Myth 3: Turf replaces something natural with plastic.

One of the biggest misconceptions out there is that a natural grass field is, in fact, “natural.” This couldn’t be further from the truth. “Natural” grass requires extensive chemical interventions (fertilizers, herbicides and pesticides) and expensive routine maintenance (mowing and weeding) to maintain that manicured look.

In short, there’s nothing natural about it. Natural grass is completely constructed and resource intensive. Many places simply don’t have the financial resources to keep a “natural” field well-manicured, which in addition to wear and tear, can be downright dangerous for players. As the field is worn down by play or weather, the grass gets patchy and the playing surface becomes uneven — setting athletes up for injury. It’s a lose-lose situation.

So while artificial turf isn’t a natural option, it’s a fantastic solution for a year-round, low-maintenance outdoor surface where people can say, “Let’s play.”

Myth 4: Old turf ends up in a landfill.

This is another area where TenCate saw an opportunity to innovate. Because once upon a time, old turf did end up in a landfill. But we’re changing all that with TenCate Turf Recycling Solutions. Now, artificial turf of any brand — yep, we recycle our competitors’ turf just because it’s the right thing to do — that’s past its usable lifespan can be removed and recycled.

It all starts with removal of the turf field, using tractors that roll it up into large circular bales. Then, it’s shipped to a processing facility where the sand and infill is separated out. The artificial grass that is left behind is shredded so that it can be recycled. The last phase of the process, called advanced recycling, involves heavy duty technology that breaks the turf down into its base molecules, which are combined with other materials to create feedstock — the building blocks of new products.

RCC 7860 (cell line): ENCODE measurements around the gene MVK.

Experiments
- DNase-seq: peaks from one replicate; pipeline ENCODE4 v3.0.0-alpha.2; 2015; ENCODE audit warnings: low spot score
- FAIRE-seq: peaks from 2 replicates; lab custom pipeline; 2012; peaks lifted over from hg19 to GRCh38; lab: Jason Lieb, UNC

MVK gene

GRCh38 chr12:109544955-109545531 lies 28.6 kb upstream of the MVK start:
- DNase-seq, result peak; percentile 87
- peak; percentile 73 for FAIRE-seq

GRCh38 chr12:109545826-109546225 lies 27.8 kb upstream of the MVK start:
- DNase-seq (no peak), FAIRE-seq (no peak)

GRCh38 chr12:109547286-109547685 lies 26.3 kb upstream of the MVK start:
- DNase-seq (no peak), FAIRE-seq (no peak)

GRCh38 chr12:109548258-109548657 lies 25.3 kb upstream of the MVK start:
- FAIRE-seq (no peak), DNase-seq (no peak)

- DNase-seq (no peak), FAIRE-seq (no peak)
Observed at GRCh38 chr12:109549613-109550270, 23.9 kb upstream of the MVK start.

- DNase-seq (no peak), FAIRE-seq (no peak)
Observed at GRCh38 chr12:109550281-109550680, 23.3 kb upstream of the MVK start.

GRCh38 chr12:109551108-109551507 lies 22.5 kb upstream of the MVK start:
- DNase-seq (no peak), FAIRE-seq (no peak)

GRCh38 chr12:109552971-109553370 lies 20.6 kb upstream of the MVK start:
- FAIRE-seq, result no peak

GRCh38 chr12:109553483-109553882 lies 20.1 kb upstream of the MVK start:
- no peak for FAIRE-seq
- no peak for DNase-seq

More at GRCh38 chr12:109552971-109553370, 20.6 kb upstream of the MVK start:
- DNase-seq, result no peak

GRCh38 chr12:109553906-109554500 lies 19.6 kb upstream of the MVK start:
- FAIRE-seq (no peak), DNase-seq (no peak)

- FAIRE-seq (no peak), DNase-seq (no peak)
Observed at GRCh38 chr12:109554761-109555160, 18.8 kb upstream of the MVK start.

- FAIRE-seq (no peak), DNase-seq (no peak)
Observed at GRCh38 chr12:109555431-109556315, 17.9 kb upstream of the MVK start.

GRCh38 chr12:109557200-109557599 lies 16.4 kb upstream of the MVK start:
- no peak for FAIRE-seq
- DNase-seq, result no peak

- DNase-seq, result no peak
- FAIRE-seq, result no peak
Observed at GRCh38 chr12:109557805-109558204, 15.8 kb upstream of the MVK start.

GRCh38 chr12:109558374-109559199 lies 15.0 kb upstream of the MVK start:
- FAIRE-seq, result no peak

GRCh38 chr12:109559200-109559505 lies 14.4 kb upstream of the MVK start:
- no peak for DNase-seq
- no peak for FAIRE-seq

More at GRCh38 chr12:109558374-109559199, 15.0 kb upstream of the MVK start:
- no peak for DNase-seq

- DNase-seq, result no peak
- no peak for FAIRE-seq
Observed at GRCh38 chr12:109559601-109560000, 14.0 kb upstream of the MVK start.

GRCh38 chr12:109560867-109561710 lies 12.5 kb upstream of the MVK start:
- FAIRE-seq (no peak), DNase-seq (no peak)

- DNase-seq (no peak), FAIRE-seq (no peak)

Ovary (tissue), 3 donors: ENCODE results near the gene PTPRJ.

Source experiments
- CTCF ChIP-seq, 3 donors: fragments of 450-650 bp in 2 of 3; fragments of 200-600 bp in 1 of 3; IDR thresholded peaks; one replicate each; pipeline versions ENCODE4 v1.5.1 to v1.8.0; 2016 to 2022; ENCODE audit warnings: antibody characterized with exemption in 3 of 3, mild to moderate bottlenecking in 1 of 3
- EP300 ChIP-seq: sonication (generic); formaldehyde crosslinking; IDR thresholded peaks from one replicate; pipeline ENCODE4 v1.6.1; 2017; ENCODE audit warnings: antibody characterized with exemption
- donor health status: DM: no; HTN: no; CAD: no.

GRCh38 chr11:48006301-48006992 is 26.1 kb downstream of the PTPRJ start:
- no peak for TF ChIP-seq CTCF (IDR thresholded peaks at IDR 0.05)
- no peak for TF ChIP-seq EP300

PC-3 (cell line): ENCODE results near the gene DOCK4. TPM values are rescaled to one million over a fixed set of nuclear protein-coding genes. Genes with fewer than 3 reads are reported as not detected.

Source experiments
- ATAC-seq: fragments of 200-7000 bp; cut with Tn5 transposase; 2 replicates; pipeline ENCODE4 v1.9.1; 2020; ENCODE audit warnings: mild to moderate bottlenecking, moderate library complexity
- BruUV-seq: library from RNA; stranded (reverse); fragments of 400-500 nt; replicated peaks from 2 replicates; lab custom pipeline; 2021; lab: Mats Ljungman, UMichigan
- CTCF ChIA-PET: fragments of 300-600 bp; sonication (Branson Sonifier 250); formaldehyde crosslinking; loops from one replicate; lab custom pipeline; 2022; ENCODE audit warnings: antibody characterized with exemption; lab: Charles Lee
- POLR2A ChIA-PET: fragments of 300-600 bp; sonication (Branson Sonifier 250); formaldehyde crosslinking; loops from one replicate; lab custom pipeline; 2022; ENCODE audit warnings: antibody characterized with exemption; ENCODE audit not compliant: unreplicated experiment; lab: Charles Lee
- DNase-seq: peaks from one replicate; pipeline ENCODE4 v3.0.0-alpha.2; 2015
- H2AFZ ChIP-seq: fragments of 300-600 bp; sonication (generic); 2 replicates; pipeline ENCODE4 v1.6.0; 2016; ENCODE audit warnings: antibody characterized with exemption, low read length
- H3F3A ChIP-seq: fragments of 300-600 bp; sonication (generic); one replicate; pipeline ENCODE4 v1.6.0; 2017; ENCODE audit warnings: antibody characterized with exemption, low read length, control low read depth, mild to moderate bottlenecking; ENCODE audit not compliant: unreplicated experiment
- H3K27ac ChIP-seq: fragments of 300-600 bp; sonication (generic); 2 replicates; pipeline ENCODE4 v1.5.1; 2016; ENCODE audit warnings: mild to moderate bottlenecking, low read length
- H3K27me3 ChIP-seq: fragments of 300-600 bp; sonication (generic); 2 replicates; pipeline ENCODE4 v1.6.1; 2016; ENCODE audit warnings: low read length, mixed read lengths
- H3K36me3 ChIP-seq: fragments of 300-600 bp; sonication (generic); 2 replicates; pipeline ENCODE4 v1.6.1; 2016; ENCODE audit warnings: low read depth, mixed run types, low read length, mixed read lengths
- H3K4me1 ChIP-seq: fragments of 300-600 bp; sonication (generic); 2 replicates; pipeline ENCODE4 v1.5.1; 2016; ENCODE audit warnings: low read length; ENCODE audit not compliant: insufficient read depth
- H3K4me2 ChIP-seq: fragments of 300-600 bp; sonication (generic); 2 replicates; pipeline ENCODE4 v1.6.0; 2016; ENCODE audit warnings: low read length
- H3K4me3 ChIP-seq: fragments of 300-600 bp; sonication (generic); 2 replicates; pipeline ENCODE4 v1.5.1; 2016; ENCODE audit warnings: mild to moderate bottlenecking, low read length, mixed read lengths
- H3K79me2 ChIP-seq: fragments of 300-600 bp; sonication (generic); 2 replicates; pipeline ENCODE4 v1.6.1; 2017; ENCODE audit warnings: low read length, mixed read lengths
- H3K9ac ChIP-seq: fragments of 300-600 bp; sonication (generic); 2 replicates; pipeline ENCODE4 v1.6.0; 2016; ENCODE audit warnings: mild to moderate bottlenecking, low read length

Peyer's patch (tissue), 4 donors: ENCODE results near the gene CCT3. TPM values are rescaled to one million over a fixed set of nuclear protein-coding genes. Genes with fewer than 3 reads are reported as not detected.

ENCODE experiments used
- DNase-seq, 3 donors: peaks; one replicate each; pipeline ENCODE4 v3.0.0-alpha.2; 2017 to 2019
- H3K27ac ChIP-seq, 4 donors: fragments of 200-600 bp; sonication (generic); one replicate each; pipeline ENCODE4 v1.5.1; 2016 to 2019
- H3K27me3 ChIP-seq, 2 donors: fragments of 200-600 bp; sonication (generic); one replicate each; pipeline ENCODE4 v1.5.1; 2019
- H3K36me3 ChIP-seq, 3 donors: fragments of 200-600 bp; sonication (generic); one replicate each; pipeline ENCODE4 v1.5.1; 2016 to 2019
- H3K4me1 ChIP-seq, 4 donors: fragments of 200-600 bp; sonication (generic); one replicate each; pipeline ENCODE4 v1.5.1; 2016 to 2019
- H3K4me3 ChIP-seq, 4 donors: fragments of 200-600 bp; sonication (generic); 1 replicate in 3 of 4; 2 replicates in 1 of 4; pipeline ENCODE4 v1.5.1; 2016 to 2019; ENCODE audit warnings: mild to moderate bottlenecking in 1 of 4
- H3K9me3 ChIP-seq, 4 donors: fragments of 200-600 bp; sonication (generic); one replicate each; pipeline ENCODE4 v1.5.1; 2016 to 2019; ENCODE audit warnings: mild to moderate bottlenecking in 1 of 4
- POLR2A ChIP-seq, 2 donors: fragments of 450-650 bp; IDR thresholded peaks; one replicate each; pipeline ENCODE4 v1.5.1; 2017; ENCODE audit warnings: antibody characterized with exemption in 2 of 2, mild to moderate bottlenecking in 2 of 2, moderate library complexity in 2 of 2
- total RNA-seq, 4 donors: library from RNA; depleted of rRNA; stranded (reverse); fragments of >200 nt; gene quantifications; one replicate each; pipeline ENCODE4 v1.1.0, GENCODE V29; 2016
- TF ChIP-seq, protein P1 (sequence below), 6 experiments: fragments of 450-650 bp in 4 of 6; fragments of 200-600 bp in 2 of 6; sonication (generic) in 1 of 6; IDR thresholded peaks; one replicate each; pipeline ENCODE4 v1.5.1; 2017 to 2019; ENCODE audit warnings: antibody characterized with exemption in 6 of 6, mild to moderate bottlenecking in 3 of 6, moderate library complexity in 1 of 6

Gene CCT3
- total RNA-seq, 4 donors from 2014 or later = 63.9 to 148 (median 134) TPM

It’s a long journey, but one we feel is worth it. Bringing circularity to artificial turf is so rewarding and helps the entire industry take another step forward in sustainability.

Myth 5: Turf is bad for the environment.

The truth here is that, when compared to natural grass fields, turf actually solves some really big environmental challenges. For starters, turf requires much less water than the extensive irrigation and watering required of natural grass. This is critical in places experiencing drought and those that have water bans in place.

The fertilizer and pesticides required for natural grass fields are also problematic for the environment. They are known to create runoff that leeches into the local water tables, bringing with it a high nutrient load which can cause imbalances in the ecosystem. Natural grass fields also require a lot of mowing, which requires gasoline — a fossil fuel.

Altogether, turf does a pretty good job of preserving scarce resources such as water and fuel, while avoiding potentially harmful chemicals from entering the environment. We see this as a win and a way of helping communities preserve and protect their local environment.

There you have it: from player safety to PFAS and plastic, to recycling and the environment, five myths about artificial turf busted.